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‘Kaz,’ the man behind the first night bike

Kazimierz ‘Kaz’ Trzepacz, far right, is seen in this family photo. (Photo courtesy of the Trzepacz family)

WESTFIELD- On New Year’s Eve, hundreds of Westfield residents gathered at Amelia Park to for the city’s first ever ‘First Night’ celebration in honor of the Westfield 350th anniversary. There was a parade, food, and activities for kids throughout the night. Of course, no New Year’s Eve party can go without a ball drop to cap off the night.

Harry Rock, President of the Friends of the Westfield 350th, asked Columbia Manufacturing if they could construct a ‘ball’ that would drop at the end of the night. Ali Salehi, President of the Westfield based manufacturing company, tasked Kazimierz ‘Kaz’ Trzepacz with creating the sculpture. Rather than create a traditional ball like one would see in Times Square, Rock asked Columbia to create a welded sculpture of an old-style bicycle, for which Columbia Manufacturing is famous for pioneering.

“I said, ‘Kaz, make me this,’” said Salehi while pointing to a drawing of the bike on a piece of draft paper, “This is all I gave him.”

Ali Salehi, President of Columbia Manufacturing in Westfield. (Photo by Peter Currier)

This project began in the Spring and was finished in September. It was no small task despite Kaz’s three decades of experience. The full structure was about twenty feet wide and ten feet tall when it was finished.

“Kaz made this thing from scratch,” said Salehi, “He bent this wheel. It’s six feet in diameter. He hand welded every spoke piece by piece to replicate an 1877 high wheeler bicycle.”

Much of the bike was made from more than 200 pieces of one-inch steel tubing that Kaz bent and welded himself. He was a known handyman, to put it lightly. Kaz never received a formal education in engineering, welding, or construction, his talents simply came naturally to him.

The sign as it stood in the Columbia Manufacturing floor. The lights consisted of hundreds of LED’s covering the surface of the bike and sign. (Photo submitted)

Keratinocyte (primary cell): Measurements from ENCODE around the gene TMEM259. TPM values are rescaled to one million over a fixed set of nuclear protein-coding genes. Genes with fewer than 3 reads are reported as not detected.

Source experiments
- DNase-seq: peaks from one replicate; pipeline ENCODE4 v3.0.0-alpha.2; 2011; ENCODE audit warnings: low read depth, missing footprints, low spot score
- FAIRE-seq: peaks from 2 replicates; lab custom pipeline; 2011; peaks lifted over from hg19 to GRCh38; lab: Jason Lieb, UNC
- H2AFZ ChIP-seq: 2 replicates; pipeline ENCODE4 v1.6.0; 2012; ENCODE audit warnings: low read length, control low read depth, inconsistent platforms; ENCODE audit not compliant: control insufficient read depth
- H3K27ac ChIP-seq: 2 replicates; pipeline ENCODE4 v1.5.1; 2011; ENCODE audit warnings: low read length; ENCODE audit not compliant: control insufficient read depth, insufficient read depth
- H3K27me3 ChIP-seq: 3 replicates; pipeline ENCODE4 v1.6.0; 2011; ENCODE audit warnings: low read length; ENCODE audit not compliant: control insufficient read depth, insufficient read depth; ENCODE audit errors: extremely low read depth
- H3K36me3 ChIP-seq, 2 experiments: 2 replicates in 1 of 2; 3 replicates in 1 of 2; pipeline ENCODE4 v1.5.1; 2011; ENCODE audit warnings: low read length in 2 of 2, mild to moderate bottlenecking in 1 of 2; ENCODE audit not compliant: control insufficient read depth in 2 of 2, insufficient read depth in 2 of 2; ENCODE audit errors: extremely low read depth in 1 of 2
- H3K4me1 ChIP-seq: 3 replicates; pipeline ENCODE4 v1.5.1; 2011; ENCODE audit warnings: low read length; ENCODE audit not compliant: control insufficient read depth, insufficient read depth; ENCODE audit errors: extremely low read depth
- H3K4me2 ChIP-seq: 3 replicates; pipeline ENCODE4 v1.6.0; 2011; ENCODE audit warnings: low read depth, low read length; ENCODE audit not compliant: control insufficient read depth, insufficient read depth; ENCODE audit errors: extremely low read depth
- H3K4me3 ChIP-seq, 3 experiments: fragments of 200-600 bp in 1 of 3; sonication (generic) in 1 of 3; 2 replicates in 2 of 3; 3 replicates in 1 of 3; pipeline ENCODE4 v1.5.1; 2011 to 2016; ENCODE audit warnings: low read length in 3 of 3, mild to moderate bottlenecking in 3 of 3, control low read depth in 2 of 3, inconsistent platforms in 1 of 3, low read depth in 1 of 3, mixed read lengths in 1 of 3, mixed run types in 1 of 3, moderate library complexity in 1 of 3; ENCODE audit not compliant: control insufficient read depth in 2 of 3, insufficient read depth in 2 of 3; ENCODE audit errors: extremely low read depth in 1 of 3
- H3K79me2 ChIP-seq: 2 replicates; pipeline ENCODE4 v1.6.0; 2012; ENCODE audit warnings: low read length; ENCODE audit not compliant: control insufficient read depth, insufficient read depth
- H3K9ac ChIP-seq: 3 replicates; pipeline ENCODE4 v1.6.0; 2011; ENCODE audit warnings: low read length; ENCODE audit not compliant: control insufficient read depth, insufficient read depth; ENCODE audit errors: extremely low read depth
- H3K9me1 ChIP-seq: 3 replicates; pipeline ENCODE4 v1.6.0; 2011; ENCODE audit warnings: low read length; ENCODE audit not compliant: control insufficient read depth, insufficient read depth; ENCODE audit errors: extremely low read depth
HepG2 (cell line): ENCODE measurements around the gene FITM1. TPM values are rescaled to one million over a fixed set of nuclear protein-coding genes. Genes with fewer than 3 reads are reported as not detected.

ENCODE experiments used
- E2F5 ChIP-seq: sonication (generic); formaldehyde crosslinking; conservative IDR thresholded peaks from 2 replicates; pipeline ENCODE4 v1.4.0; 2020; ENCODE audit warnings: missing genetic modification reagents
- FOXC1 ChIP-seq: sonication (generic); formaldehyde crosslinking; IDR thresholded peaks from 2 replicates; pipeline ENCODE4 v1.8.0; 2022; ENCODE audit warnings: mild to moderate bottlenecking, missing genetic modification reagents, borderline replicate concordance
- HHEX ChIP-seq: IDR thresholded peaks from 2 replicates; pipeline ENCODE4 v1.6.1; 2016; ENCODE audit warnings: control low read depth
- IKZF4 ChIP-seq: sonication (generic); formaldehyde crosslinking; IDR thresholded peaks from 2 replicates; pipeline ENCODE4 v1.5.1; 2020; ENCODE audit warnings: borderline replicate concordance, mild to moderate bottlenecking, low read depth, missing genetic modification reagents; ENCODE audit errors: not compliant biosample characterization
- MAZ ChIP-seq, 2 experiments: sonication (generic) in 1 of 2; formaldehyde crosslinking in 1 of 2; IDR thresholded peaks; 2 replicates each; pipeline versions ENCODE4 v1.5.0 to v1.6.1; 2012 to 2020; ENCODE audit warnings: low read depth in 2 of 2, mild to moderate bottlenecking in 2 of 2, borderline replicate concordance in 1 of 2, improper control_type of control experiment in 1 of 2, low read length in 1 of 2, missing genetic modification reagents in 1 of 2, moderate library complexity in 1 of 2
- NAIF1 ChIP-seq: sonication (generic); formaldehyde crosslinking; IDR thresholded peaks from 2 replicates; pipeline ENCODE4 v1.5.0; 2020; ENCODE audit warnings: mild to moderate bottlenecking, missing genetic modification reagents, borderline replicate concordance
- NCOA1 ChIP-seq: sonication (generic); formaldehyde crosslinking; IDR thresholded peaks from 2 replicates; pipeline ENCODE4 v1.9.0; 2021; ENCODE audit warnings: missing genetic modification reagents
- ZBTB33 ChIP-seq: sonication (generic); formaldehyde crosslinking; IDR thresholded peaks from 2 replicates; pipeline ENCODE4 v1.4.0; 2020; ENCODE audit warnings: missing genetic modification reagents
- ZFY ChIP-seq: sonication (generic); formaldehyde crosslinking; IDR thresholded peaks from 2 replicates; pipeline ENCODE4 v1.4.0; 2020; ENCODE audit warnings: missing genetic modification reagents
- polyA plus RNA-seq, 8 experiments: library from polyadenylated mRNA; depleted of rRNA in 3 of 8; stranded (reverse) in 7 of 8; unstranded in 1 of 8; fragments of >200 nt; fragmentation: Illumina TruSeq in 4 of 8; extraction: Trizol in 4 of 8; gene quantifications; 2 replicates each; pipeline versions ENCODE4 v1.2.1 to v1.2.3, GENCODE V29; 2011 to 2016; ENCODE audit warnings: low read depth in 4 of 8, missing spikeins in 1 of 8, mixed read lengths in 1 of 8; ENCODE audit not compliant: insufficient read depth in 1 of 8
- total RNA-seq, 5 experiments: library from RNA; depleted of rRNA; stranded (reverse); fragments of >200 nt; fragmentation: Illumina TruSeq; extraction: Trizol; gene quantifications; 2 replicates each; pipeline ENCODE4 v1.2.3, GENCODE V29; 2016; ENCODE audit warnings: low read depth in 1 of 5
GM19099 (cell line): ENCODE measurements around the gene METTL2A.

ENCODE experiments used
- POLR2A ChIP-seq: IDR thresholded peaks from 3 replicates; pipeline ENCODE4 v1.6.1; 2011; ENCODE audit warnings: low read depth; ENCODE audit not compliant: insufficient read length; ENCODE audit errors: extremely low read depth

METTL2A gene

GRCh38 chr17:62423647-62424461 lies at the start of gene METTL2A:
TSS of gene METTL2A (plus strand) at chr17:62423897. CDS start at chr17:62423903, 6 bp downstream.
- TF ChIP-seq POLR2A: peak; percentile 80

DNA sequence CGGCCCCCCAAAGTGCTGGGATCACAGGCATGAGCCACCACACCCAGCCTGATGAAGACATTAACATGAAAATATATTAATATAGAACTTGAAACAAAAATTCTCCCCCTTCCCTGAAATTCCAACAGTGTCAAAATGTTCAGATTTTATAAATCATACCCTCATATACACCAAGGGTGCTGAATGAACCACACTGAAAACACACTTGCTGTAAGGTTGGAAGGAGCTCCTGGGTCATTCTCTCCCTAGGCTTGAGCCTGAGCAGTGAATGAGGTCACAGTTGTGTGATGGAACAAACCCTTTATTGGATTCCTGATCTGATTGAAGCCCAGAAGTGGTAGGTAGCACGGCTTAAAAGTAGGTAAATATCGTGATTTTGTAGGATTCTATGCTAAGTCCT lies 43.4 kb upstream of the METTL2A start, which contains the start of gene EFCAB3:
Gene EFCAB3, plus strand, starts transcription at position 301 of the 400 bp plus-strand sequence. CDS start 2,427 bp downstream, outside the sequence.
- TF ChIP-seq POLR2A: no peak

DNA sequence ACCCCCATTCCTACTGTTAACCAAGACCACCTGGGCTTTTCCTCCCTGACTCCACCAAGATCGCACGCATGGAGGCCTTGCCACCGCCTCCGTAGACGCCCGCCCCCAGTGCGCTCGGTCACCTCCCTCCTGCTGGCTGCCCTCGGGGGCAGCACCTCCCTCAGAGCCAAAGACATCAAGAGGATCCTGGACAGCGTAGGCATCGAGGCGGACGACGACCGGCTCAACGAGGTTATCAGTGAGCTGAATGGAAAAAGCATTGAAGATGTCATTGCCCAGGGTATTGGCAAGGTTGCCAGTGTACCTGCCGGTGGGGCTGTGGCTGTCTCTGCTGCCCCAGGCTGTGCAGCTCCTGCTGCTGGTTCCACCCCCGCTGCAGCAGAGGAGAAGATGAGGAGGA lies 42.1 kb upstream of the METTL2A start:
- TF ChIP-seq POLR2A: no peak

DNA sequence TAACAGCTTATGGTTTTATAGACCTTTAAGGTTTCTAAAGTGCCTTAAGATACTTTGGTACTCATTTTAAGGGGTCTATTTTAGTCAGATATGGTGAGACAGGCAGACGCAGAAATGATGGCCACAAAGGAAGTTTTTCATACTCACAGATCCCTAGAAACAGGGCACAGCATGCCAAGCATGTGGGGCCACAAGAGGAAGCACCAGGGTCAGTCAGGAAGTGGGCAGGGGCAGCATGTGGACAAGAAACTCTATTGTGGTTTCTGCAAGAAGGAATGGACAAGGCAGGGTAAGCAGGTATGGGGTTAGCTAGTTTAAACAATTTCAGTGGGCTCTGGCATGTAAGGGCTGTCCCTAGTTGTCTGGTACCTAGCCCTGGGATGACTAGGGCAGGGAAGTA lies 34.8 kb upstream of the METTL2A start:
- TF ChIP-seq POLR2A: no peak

“He was just an all-around guy,” said his wife, Mary, “He was a plumber, electrician, mechanic. He could fix anything and when he did, it was fixed for life.”

Kaz brought his talents from Poland to the U.S. on June 27th, 1975. He had lived in Poland since he was born just a few years after the devastation of World War Two. He had worked at Columbia for 35 years before retiring in 2016. Despite his retirement, Salehi told him that he could come to the factory any time he wanted and work on whatever he wanted.

The bike as it lay on the Columbia Manufacturing factory floor. Kaz had welded each bar and tube together. He also bent the wheels of the bike himself. Each piece of tubing is one inch thick. (Photo submitted)

By mid-November the mount, lighting, and overall structure of the bike were complete.  In early December, Kaz visited Salehi’s office while he was working on another project. He said he was not feeling well and that he would be going home for the day. Salehi let him go, but not before reminding him of the Christmas luncheon that would take place that Friday.

“That Friday morning at 7:30 my phone rang from Kaz’s number. It was very unusual for him to call me on a Friday morning,” said Salehi, “It was not Kaz, but rather his son. Kaz had passed away the night before.”

Kaz never got to see his work be displayed for the First Night celebration. Salehi asked Kaz’s family to be at the ceremony. He wanted to make sure his work was appropriately recognized. Salehi was given the honors of plugging in the installation. However, because of the rain, the bike did not  ‘drop’ as was originally planned.

“He was the most talented, most dedicated employee that anybody could have asked for,” said Salehi, “All you had to do was tell him the vision of the project, and then he would make it. He was a natural artist.”

The bike after it had been lit up at Amelia Park during the First Night celebration. The lights on the wheel are programmed to look as though the wheel is spinning. Paul Asselin of Elm Electric did much of the electrical work after Kaz had finished building the bike. (Photo submitted)

Salehi said that when The Westfield 350th Celebration is done with the bicycle, it may be donated to a museum with a plaque in memory of Kaz. He did leave the door open that the structure could be used in future First Night celebrations as well.

One way or another, Salehi is committed to ensuring that the legacy of Kazimierz Trzepacz is forever remember in the City of Westfield. Kaz is survived by his wife, Mary, their two sons Michael and Edward, their four Grandchildren Emerson, Gavin, Saige, and Lucas, and his siblings Henry and Christina.

Mary remembers her husband as the naturally skilled engineer that he was known to be at Columbia. She emphasized that there was next to nothing he could not make or fix if he had the right materials.

“He didn’t need blueprints,” said Mary, “you could tell him what needed fixing, and he would go to the garage and think about it and it would be done.”




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